We did not find disease causing homozygous or compound heterozygous mutations in any of the families studied. This result is similar to that reported in a recent Dutch study that found no mutations in PLCE1 in 19 cases of childhood-onset FSGS [13]. In contrast, in a study of 57 families with autosomal recessive FSGS, Nevo et al. reported truncating and missense mutation in six families [14]. All of the affected families in the study had rapidly progressive disease leading to ESKD before the age of 7 years. The reason for the difference between our findings and the observations in previous studies is not clear. It is possible that most of the families in our study have autosomal dominant disease because there are more than two generations affected with male-to-male transmission. However, even in the subset with apparent autosomal recessive inheritance, we did not detect any mutation. The two individuals reported in the original description of PLCE1 mutations are from a consanguineous Turkish family [9], while the ethnic origin of the families from the Nevo et al. study [14] is unknown. In our series, none of the families are known to be consanguineous, and most of the families are from North America and Central Europe. It is therefore possible that PLCE1 mutations are rare in this population. The other difference between our series and the two previous reports is the late onset of disease in our cohort; this finding will be in keeping with the initial observation that PLCE1 may be important during glomerulogenesis by affecting capillary development and scaffolding in the slit diaphragm and will, therefore, cause early onset disease. We found two novel heterozygous variants in two different families (exon 4 c.1682G>A R561Q and exon 31 c.6518A>G K2173R). Exon 4 of the gene encodes for the Ras binding domain of PLCε1, and exon 31 encodes for the C-terminal Ras-associating (RA) domain of the protein. Both domains are important for the ability of PLCε1 to function as an initiator and recipient of activated G protein signals [15]. The two variants are conserved in evolution down to the zebrafish (R561Q change) and to drosophila (K2173R change). However, despite this impressive conservation in evolution, we did not find this change in all of the affected individuals, and we also found the same change in some unaffected members of the families, which implies that these changes are unlikely to be a cause of disease. The amino acid change in the exon 4 variant is from arginine (a basic amino acid) to glutamine (a neutral amino acid), while the variant resulting in the exon 31 change are both basic amino acids. Analysis of the amino acid substitution using the software developed by Sunyaev et al. showed that the two amino acid substitutions are unlikely to be deleterious to the functions of PLCε1 [16].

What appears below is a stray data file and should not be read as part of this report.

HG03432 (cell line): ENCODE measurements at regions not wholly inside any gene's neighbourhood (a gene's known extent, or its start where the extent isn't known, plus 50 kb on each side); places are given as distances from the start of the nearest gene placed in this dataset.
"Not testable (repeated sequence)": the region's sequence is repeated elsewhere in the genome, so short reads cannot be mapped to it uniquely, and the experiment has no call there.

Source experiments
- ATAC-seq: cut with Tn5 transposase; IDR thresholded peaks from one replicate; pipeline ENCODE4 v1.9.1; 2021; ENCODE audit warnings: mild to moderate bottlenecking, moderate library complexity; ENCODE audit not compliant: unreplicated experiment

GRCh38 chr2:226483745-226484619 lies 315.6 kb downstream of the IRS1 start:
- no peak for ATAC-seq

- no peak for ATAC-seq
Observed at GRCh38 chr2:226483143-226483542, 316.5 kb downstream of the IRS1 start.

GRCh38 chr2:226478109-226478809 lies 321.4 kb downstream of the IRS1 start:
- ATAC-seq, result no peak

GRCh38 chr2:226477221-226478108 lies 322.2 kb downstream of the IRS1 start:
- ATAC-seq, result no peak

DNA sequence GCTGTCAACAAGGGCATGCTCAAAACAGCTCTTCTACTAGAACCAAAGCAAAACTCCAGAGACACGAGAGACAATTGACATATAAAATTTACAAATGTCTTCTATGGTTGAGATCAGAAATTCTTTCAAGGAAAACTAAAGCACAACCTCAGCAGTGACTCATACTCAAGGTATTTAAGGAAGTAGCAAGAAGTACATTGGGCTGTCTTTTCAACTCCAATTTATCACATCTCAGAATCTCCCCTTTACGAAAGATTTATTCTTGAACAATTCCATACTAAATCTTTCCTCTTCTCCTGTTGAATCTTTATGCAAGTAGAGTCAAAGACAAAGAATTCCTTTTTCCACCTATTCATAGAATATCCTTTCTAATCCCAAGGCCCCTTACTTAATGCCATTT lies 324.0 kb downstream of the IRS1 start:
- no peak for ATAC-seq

In conclusion, we did not find PLCE1 mutations in this cohort, suggesting that the mutation in this gene is a very rare cause of FSGS in this population. Routine screening for mutations in individuals with hereditary autosomal dominant FSGS is therefore not warranted, and mutational analysis in this gene should probably be limited to disease with DMS histology. The absence of mutations in PLCE1 and other known FSGS genes is an indication that there are additional genetic causes of FSGS. We are currently subjecting the families in this study to a genome-wide search to identify other causes of FSGS.


This research was funded by the National Institutes of Health R01 DK074748-01 to MPW and grants from Nephcure foundation to RG. We would like to thank the personnel of the Center for Human Genetics core facilities and especially the family members of the Duke FSGS project.

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© IPNA 2008